Corkin Gallery is pleased to present Revisiting Motifs, an exhibition of work by Toronto-based artist David Urban, on view in the Distillery District through May 29th. The exhibition brings together a selection of paintings from 1995–2015 that chart the interplay between gestural, figurative, and abstract techniques, highlighting how Urban’s methods generate a kinetic visual language.
For Urban, painting begins with the familiar. His works often depict figures in rural landscapes, inspired by time spent in the country and views from his studio window, while recurring motifs, such as radios and amplifiers, reflect the artist’s engagement with music. Urban’s work oscillates between an expressive yet realistic treatment of his subjects as well as gestural abstraction, using floating signifiers to convey figure, poetry, and music.
The physicality of painting is central to Urban’s practice. Defined by dynamism, collision, and thick impasto, his works build on modernist traditions, deploying energy and movement as markers of expression. Rhythmic geometries conjure structural elements — boards, beams, and girders — unmoored from their physical contexts; frenzied brushstrokes suggest sound wave frequencies; and in later works, bold lines and shapes displace realistic points of reference, such as windows, landscapes, and figures. Urban’s canvases flatten perspective, multiply vantage points, and disrupt sightlines to raise questions about the nature of perception and the ephemerality of human experience.
Urban—who first trained as a poet—has achieved a contemporary and concise painterly equivalent to the complex, impure modernism of Wallace Stevens’s mature poems. This is relevant, resonant painting that speaks “of ourselves and of our origins” (to borrow a phrase from Stevens) and of the interdependence of the imagination and the world. If one allows oneself the time to be taken in, the work produces a strangely joyful and profoundly meditative effect.
- E.C. Woodley, “David Urban, Corkin Gallery”, Art in America, December 2012
For Urban, painting is an immersive process of reflection and repetition. The Eye as Dove, a series of more than twenty works produced in 2012, chronicles a single walk through the woods. Each composition draws on a vocabulary of bold colour and abstract shape to reconstruct a particular moment in time, giving intuitive form to both figure and emotion.
This exhibition includes three mid-sized works from The Eye as Dove — Sunno, Window Key, and Stoner Creek — as well as The Water Image, a monumental 15-foot triptych.
[David Urban’s paintings] are hot, visceral, and vivid… They are objects as much as images, with thick paint visibly worked on. The mounds of paint lie on top of grounds of colour that just peek through. Urban plays with flatness and depth in twisting window shapes.
- The Chronicle Herald, “Visual Viewpoint: Urban’s abstract paintings appeal”, November 26, 2014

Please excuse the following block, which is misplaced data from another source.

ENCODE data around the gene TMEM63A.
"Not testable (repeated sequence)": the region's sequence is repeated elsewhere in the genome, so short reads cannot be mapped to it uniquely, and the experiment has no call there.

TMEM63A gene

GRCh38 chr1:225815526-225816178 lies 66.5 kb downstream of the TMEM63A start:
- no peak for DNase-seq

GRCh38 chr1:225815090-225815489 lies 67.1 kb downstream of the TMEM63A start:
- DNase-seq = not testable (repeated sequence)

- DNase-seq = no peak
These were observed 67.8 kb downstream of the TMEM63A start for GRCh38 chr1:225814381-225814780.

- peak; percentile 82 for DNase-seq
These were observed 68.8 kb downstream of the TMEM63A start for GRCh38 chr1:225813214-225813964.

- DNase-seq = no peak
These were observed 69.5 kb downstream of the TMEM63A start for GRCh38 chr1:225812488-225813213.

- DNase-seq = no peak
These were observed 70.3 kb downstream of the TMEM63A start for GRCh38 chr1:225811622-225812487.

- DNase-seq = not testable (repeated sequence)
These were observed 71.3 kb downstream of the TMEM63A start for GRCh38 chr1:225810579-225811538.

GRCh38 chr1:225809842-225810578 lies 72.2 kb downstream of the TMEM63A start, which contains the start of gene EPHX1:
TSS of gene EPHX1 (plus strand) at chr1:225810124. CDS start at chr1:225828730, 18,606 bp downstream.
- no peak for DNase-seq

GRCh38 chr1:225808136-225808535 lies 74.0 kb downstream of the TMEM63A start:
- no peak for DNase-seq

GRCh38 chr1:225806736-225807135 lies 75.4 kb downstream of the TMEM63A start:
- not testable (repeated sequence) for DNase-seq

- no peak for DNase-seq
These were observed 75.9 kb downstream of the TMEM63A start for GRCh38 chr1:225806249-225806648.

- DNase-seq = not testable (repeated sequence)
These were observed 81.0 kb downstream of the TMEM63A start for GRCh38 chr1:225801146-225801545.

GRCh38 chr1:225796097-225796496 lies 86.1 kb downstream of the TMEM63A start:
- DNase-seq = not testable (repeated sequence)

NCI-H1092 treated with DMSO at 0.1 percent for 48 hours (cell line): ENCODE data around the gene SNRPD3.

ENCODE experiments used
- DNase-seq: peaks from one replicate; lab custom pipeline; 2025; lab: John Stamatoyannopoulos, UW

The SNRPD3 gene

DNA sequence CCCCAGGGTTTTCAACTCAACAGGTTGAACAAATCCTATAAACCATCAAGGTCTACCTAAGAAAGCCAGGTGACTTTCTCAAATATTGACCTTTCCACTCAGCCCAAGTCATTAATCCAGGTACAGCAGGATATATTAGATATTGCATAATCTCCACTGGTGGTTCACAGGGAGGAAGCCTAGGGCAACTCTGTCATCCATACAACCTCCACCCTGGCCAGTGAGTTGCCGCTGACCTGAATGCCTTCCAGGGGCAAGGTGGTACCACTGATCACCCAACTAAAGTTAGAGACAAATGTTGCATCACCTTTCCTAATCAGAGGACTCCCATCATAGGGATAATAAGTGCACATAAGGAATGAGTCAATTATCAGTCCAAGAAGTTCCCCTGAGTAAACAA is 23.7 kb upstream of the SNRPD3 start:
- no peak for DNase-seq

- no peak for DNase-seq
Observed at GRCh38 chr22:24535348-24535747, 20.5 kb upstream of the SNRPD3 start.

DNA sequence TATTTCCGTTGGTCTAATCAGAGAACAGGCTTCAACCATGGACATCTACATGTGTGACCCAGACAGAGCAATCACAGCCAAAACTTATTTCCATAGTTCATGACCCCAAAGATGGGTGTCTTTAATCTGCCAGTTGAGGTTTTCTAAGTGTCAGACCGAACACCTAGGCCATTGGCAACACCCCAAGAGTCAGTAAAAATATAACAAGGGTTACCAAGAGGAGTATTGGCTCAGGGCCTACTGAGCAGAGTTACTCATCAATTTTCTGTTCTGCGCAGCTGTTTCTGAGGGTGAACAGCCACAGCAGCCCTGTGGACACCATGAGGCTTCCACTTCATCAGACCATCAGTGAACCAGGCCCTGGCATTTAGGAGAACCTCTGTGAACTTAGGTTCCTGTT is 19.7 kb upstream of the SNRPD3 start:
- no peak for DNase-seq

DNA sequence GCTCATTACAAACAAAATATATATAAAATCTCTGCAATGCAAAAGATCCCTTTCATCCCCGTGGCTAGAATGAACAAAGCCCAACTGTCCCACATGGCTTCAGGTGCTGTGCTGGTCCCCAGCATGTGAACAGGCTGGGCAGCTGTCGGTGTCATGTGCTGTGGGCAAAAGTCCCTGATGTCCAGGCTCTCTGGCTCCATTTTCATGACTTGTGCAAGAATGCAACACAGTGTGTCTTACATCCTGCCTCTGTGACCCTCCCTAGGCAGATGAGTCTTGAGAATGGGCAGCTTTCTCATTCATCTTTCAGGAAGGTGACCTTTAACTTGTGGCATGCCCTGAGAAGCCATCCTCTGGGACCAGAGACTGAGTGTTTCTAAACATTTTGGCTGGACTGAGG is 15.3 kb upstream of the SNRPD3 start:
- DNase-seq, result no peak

Beyond Bright Cartoons and Self’s the Man were originally presented as part of Love of the Real, a series of 15 paintings which exclusively employ a resolved palette of pinks, whites, and blues. Each work features consistent material elements — layers of paint and energetic charcoal drawings, which act as a stand-in for the artist himself — yet exhibits unique variations in rhythm and form. Urban’s subtle gradations position Beyond Bright Cartoons and Self’s the Man in conversation with one another as they individually, and collectively, shift our perception.
"I paint every day....and think about painting even more. One of the principal pleasures of my life is the degree to which the "actual" world and the culture of painting have begun to blur together. I love the feeling of being liberated from language and thinking increasingly in visual terms."
-David Urban quoted in Tussle Magazine, 2019
A true Renaissance man, Urban has spent his life studying histories of art, literature, and music. He completed both of his undergraduate degrees at York University in 1989, earning a BA in English Literature and a BFA in Painting and Drawing. He received two graduate degrees: a Masters in English Literature and Creative Writing from the University of Windsor in 1992 and an MFA in Visual Arts from the University of Guelph in 1994.
Revisiting Motifs is Urban’s 10th solo exhibition with the gallery. Over his career, Urban has had more than 40 solo exhibitions, including a presentation at the Art Gallery of Ontario, and participated in nearly 40 group exhibitions at galleries and institutions, such as MOCA Toronto (Toronto, ON), Shanghai Art Museum (Shanghai, China), Vancouver Art Gallery (Vancouver, BC), Musée d'Art Moderne de Saint-Etienne (La Terrasse, France), Galerie René Blouin (Montreal, QC), and Sable-Castelli Gallery (Toronto, ON). His work has been acquired by numerous private and public collections, including those of the National Gallery of Canada (Ottawa, ON), Musée des Beaux Arts (Montreal, QC), and the Art Gallery of Ontario (Toronto, ON).